Measure for Measure
at the Ruth Page Theater
The Importance of Being Earnest
“Good afternoon, dear Algernon,” says lofty Lady Bracknell to her nephew in The Importance of Being Earnest, “I hope you are behaving very well.” “I’m feeling very well, Aunt Augusta,” the young man replies. Her icy response is sharp and sure: “That’s not quite the same thing. In fact the two things rarely go together.”
Out of the tension between private emotion and public conduct, hypocrisy is born. So is fine dark comedy in the classic plays being presented by two of Chicago’s leading Equity companies: Shakespeare Repertory’s Measure for Measure and Court Theatre’s Importance of Being Earnest. The scripts boast two of English drama’s most compellingly corrupt authority figures–Angelo, the law-and-order lecher in Measure for Measure, and Earnest’s imperious arriviste Augusta Bracknell. As played by Greg Vinkler and Denise du Maurier, these are meaty roles indeed–two of the most entertaining performances on local stages this month.
As it happens, both shows are set in 1894. That’s the time director Barbara Gaines has chosen for her staging of Shakespeare’s 1604 study of sexual politics; it’s also the year Oscar Wilde wrote his famous satire of upper-class courtship. On the eve of a new century, this was a world of elegance masking debauchery, of impossibly rigid codes of conduct meant to restrain unstoppable eros, of class consciousness posturing as moral propriety. In this world people can go to jail for committing “indecent acts”–that is, for having sex in any way not approved by the powers that be. Measure for Measure’s Claudio, who impregnates his beloved Juliet before they are married, is condemned to death by the ducal deputy Angelo. Wilde, exposed as a homosexual, wasn’t sentenced to capital punishment, but he might as well have been (he died a broken man a few years after his prison term); and the threat of scandal stemming from a double life is the running joke in Earnest, about two insincere fellows who both adopt the alias “Ernest” to court a pair of pretty girls.
Wilde’s light, airy script was, its author said, “written by a butterfly for butterflies”–but though it floats like a butterfly, it sometimes stings like a bee. Its characters are caricatures, really, all attitude and epigram–George Bernard Shaw, a fan of Wilde’s earlier (and less durable) plays, rightly called this one “heartless” and “sinister”–and the plot’s farcical intrigues escalate to ludicrously contrived proportions as Wilde mocks the mannered comedies and melodramas of his day. But Earnest transcends its shallower aspects by delivering some of the funniest lines in literature–funniest not only because of what they say but because of what they don’t. Behind the stylish jokes about marriage, money, and morality lurk naughty hints of the desires, both erotic and economic, that color the prejudices of Wilde’s society. (Appropriately, Linda Buchanan’s set consists of a rigidly square-edged windowed wall, over and behind which hang red curtains.)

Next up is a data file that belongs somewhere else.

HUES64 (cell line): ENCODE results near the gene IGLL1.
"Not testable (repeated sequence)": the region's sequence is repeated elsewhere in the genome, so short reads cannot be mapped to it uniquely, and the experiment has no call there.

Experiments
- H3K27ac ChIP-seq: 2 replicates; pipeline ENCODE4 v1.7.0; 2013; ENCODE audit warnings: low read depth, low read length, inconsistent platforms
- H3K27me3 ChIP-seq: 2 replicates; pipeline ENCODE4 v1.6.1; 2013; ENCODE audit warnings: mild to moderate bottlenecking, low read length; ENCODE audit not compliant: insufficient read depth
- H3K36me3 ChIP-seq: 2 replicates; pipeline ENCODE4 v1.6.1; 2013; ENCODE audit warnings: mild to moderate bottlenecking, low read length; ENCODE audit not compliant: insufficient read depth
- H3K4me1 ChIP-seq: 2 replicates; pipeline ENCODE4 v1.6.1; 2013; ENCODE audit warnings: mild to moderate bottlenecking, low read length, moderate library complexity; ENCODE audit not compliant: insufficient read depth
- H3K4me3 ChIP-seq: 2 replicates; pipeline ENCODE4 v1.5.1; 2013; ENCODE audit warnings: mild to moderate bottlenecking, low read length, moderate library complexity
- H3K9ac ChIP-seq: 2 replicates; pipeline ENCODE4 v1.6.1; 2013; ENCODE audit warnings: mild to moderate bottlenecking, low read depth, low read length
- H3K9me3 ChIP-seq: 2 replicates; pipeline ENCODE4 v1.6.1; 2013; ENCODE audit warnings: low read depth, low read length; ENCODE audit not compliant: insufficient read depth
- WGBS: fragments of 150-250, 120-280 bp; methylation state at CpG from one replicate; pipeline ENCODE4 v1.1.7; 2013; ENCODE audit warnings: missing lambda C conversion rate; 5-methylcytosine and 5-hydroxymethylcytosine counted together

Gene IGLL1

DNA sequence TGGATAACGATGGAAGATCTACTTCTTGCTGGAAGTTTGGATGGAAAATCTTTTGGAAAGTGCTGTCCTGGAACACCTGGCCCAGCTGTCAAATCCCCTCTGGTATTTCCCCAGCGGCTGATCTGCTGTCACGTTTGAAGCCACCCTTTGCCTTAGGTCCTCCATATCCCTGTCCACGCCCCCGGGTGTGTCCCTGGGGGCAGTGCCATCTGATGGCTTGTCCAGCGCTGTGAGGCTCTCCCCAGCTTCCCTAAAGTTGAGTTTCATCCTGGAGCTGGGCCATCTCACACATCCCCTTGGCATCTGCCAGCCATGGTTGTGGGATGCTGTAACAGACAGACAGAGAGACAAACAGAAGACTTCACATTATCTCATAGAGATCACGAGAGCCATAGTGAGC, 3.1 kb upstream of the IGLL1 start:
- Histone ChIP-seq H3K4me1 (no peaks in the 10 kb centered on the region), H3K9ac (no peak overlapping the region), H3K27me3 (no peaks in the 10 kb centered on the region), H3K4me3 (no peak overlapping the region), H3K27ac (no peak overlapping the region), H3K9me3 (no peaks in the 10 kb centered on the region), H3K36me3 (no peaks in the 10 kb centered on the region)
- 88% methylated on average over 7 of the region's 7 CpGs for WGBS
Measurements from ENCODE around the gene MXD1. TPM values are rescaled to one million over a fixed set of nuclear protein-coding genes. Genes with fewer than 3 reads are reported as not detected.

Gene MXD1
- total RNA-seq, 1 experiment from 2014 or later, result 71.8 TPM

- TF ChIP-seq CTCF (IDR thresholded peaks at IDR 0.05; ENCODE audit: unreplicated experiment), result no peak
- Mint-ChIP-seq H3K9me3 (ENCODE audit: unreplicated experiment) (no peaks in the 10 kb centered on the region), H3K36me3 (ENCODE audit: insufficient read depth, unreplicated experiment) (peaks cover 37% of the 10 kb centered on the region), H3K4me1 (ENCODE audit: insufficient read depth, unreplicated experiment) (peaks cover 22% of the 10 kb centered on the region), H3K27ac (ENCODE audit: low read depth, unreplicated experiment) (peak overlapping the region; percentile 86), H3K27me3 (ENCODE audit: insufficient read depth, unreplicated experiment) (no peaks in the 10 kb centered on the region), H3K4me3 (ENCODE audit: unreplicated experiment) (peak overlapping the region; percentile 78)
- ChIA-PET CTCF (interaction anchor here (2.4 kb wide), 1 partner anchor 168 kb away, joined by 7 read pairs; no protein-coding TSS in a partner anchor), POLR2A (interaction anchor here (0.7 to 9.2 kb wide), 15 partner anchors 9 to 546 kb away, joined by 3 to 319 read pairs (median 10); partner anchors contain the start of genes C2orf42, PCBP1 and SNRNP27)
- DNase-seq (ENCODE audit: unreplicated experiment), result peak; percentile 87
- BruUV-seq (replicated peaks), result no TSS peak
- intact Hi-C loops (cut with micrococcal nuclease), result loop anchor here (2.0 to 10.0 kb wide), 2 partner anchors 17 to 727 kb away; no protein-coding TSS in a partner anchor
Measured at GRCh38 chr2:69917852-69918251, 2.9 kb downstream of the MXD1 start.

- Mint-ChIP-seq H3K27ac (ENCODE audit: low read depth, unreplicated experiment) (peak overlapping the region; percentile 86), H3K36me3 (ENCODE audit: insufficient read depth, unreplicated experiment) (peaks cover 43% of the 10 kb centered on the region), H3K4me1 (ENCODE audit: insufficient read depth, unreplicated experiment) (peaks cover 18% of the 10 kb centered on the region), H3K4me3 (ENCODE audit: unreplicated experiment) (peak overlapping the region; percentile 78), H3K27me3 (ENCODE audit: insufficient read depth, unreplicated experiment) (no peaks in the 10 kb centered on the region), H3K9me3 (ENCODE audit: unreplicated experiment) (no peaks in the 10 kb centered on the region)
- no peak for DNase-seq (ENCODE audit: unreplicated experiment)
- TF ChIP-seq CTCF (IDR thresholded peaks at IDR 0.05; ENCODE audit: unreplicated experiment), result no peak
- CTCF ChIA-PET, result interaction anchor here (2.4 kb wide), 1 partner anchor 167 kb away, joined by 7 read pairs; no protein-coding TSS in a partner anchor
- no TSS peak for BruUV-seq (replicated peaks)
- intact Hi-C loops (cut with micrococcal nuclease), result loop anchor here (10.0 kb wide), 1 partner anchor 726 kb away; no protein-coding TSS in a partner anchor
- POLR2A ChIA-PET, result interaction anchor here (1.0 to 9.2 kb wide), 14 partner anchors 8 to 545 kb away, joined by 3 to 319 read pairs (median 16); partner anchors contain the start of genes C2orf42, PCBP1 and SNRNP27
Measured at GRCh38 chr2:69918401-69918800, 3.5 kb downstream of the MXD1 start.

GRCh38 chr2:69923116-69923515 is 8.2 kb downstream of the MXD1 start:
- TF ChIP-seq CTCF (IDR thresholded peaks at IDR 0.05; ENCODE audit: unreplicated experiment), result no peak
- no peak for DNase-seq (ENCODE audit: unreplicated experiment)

Measure for Measure, meanwhile, is dark and scabrous as it depicts what Earnest glancingly suggests. Gaines’s staging (with the aid of Michael S. Philippi’s memorably impressionistic scenic design) starkly contrasts the prim world of proper society–the court over which Angelo presides, and the convent from which Claudio’s virginal sister Isabella journeys to petition Angelo for her brother’s life–and the lusty underworld whose licentiousness infects Angelo when, struck by Isabella’s beauty, he offers to free Claudio in return for sex with her.
Shakespeare’s resolution of an outrageous situation is almost as contrived as Wilde’s. But Measure for Measure’s strong suit isn’t plot, it’s the rich characters. They’re complex, contradictory, and confused–and Gaines’s great strength as a director is that she knows when to support them and when to challenge them. Shakespeare Rep’s Measure for Measure is a feast of fine acting. Besides Vinkler’s lacerating Angelo, special attention is due William Meisle’s sternly serious Duke; the clowning of Michael McAlister, Scott Parkinson, and Tony Dobrowolski as two pimps and their arresting officer; A.C. Smith’s stiff but compassionate jailer; Stephen Trovillion’s Wildean dandy Lucio; Karen Vaccaro’s outlandish whore Overdone (who sings “Take, O take those lips away” in the throes of oral-erotic passion); and Lia D. Mortensen’s fresh-scrubbed, brave, but anguished Isabella. When she cries out against Angelo’s state-sanctioned abuse of her–“To whom should I complain? Did I tell this, / Who would believe me?”–her pain is as immediate as the issues raised in this problematic but powerful work, which (as Shaw said) shows Shakespeare “ready and willing to start at the 20th century if the 17th would only let him.”
Earnest, on the other hand, as staged here by Nicholas Rudall, is sturdy but seldom inspired (except for Virgil Johnson’s endlessly amusing and inventive costumes). Competently played by a cast who are noticeably not as young as the script says, it too often lacks the rarefied refinement and epicene stylishness that seep through the supremely witty lines like sweet poison. Larry Yando’s flamboyantly foppish, ludicrously curly-haired Algernon is especially off the mark. Though he’s sometimes very funny, he’d be funnier if the audience believed he actually wanted the girl he’s courting.
The all-important exception is Denise du Maurier, whose granite-visaged, gorgonic Augusta Bracknell is every bit as imperial as her Roman namesake. In her tight-corseted constriction of gait and speech, we can viscerally feel the unbearable tension between desire and duty, feeling and behavior.
Art accompanying story in printed newspaper (not available in this archive): Photo/Roger Lewin–Jennifer Girard Studio.